Anonymous said...

I just wanted to correct my last statement. The school does only have 1 pre-k class not 4 as I stated before. It still doesn't change the fact that the DOE dropped the ball in my situation as well as others. The city plans on cutting 450 million dollars to our NYC schools and they have the nerve to pay a company in Pennsylvania to do the work we already pay people in NYC to do. Shame on you, Mayor Bloomberg and NYC School Chancellor Joel Klien.

Anonymous said...

why is it so hard to find competent people to do this kind of work? and create the forms? and just check things in general? aren't there project managers for this kind of thing? DOE could use a bit of help from the direct marketers.

Anonymous said...

If the statement "The kicker is when I called the school to set up a pre-registration date, they told me they were a lottery school and had already given all the seats to the children who got accepted in their lottery" is true than that school and principal need to be made an example of...a public outing of that school needs to be made...

Anonymous said...

I don't have my letter yet. But I called the DOE and was told that we got our first choice school. So I will be calling to make my appointment tomorrow. District 3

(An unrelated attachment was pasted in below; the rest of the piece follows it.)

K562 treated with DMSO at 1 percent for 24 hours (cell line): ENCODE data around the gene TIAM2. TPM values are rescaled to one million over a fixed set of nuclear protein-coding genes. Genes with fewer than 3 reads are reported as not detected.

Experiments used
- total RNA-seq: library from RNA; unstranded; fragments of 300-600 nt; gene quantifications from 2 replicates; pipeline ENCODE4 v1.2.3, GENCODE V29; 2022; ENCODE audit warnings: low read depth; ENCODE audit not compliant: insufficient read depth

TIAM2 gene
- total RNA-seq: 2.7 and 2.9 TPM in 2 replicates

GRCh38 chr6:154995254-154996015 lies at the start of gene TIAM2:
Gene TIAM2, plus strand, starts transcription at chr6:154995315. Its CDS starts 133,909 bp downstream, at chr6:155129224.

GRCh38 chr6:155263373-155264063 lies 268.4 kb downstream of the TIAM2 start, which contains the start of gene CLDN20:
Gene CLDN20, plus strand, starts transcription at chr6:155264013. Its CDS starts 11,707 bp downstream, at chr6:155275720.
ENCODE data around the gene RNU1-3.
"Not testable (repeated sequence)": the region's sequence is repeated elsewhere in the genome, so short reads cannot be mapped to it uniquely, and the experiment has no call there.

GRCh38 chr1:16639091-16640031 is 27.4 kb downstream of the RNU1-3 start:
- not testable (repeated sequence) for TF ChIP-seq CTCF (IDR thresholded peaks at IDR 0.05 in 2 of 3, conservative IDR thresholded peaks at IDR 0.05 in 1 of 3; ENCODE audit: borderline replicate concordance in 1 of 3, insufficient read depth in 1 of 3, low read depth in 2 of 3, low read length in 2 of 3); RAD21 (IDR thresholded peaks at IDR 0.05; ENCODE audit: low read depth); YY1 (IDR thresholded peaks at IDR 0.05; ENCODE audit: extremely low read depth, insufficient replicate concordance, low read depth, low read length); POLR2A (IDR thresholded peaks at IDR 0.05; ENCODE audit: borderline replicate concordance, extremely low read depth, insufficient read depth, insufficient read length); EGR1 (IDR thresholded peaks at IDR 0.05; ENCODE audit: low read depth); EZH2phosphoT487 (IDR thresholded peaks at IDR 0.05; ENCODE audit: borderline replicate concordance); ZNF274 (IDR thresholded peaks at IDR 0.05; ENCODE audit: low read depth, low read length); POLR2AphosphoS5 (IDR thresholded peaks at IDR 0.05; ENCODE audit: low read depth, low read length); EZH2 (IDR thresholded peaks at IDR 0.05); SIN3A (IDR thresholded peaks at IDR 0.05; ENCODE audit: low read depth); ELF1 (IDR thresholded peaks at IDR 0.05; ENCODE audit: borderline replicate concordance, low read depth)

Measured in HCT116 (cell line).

Brian said...

I am concerned that the problem is being inaccurately portrayed as a sibling issue only. We discovered that out of zone kids with NO siblings were accepted to PS 10 while several in zone kids (my son included) were not.

Is it possible that the ranking order on the application trumps zone priority? If so, this was never stated on the application and may be a root cause for the results.

I feel that the DOE needs to examine the non-sibling problem; Jacob suggests that only sibling applications are being reviewed. I also think that the DOE needs to explain EXACTLY how the computer algorithm worked.

Brian

Anonymous said...

Brian...Why wouldn't ranking trump zoning..If you choose to pick a school that you were not zoned for over your zoned school and were accepted than another parent would voice the same concern you just raised.Did you on your application put your zoned school as your first choice? The same can be said for sibling priority..If you didn't put the sibling school as your first choice you should not expect to have that priority.
As a parent of a unzoned sibling who got in to his first choice,I really feel bad for the parents who did not get in but I could not have expected to have it both ways...

Anonymous said...

I am the parent who wrote about the school that is claiming to be a lottery school. That school is PS/IS 499(the Queens College School for Math, Science and Technology in Flushing, Queens. My husband spoke directly with the principal, Ms. Schnieder who stated to him she has a memo of understanding signed by the DOE and Queens College that states her school is a lottery school. We asked her to email us a copy of that but she wouldn't.

Anonymous said...

You should direct you comment about PS/IS 499 directly to Klein's office...As messed up as this process has become NO PRINCIPAL should be able to hijack it